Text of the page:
Eighty-eight residents of Curitiba, Brazil, with parasitologically proven Strongyloides stercoralis infection were assessed clinically and evaluated for their specific and non-specific responses to the parasite. A control group of 73 patients with other intestinal parasites, but with negative stools for S. stercoralis were also evaluated. Abdominal symptoms and/or weight loss were present in 24% of the patients with strongyloidiasis and in 25% of the patients with other parasites only. Elevated peripheral eosinophilia (greater than 5%) was present in 68% of the patients with strongyloidiasis (mean = 10.6%) and in 73% of the individuals with other parasites only (mean = 8.8%). Total serum IgE were elevated (greater than IU/ml) in 84% of the patients with strongyloidiasis (mean = 2872 IU/ml), and in 79% of the patients with other parasites only. Over 90% of the patients with proven strongyloidiasis had detectable levels of parasite specific IgG and IgE antibodies, as detected by the ELISA and the RAST, respectively. These antibodies were present in 23% of the individuals in whom fecal examinations had failed to reveal S. stercoralis. We conclude that in an endemic area, gastrointestinal manifestations and non-specific indicators of parasitic infections, such as elevated peripheral eosinophilia and total IgE, are not useful indexes of the presence of strongyloidiasis. Immunoserologic tests, such as the ELISA and the RAST may represent sensitive and specific tools for the screening of candidates for immunosuppression and for gathering needed epidemiological information about this increasingly important opportunistic nematode.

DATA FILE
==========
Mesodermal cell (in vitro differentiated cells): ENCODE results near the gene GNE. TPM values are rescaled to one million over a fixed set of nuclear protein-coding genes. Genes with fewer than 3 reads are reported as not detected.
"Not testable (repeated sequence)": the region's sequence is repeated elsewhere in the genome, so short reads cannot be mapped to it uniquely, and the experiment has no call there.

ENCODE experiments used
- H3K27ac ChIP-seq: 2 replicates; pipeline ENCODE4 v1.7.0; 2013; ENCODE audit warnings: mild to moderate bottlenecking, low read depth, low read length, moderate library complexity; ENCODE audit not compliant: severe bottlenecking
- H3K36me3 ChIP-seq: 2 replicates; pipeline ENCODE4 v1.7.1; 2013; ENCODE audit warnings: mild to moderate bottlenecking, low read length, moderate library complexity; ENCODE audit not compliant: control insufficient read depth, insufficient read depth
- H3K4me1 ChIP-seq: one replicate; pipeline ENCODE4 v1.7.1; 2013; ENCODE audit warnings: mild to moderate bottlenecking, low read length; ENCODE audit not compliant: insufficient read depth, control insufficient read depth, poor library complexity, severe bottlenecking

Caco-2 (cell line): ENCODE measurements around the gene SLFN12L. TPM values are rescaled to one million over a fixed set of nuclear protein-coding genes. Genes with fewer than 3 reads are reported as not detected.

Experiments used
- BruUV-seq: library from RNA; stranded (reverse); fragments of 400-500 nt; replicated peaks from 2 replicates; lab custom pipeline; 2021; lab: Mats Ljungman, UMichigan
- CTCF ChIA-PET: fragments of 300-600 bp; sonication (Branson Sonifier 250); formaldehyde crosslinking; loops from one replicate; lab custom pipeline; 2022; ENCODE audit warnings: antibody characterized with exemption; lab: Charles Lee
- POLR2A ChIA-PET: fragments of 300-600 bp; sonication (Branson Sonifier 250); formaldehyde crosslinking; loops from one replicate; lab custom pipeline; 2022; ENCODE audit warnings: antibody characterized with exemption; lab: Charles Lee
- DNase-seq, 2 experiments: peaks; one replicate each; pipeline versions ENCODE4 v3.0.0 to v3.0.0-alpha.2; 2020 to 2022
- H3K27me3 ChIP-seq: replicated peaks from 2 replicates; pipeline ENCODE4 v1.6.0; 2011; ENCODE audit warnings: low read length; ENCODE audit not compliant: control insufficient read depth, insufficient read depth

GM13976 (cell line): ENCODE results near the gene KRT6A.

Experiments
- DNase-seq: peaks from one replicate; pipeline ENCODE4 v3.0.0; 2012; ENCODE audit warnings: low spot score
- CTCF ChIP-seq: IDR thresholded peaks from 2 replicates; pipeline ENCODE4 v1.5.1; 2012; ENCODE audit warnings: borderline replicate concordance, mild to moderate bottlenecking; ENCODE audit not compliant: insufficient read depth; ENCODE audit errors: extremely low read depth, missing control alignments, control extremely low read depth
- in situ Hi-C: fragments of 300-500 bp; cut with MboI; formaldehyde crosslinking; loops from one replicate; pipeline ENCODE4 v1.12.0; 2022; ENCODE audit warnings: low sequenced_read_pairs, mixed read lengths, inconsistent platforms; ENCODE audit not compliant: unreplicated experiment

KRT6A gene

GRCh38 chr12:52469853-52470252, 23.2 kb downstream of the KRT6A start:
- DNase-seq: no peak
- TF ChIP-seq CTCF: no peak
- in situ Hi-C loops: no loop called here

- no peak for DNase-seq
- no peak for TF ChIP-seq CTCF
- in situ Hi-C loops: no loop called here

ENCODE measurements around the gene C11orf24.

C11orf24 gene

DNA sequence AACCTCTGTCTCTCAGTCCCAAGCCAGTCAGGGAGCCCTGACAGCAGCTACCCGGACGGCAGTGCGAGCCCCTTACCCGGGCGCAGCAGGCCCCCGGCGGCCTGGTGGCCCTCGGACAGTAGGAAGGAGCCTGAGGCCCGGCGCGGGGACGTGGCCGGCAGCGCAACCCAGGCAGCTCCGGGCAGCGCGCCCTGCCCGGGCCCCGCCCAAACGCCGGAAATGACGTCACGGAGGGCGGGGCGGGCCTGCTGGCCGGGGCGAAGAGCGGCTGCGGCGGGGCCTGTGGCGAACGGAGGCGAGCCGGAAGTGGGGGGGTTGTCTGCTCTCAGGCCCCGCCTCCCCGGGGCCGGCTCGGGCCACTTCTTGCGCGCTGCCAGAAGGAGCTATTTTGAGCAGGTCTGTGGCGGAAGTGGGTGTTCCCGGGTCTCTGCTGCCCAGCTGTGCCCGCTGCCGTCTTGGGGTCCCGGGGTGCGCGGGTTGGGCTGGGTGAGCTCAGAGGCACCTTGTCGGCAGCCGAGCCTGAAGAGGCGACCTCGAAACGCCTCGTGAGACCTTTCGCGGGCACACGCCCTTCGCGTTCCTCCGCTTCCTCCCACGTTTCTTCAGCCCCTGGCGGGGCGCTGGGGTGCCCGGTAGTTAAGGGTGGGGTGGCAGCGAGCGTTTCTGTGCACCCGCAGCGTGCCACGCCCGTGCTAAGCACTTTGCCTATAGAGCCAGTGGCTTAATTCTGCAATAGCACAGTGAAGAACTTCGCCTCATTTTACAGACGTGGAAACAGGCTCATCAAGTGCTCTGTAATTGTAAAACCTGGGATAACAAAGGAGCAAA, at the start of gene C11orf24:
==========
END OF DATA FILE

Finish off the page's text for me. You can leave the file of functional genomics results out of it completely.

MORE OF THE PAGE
|Original language||English (US)|
|Number of pages||5|
|Journal||Allergologia et Immunopathologia|
|State||Published - Jan 1 1987|
ASJC Scopus subject areas
- Immunology and Allergy
- Pulmonary and Respiratory Medicine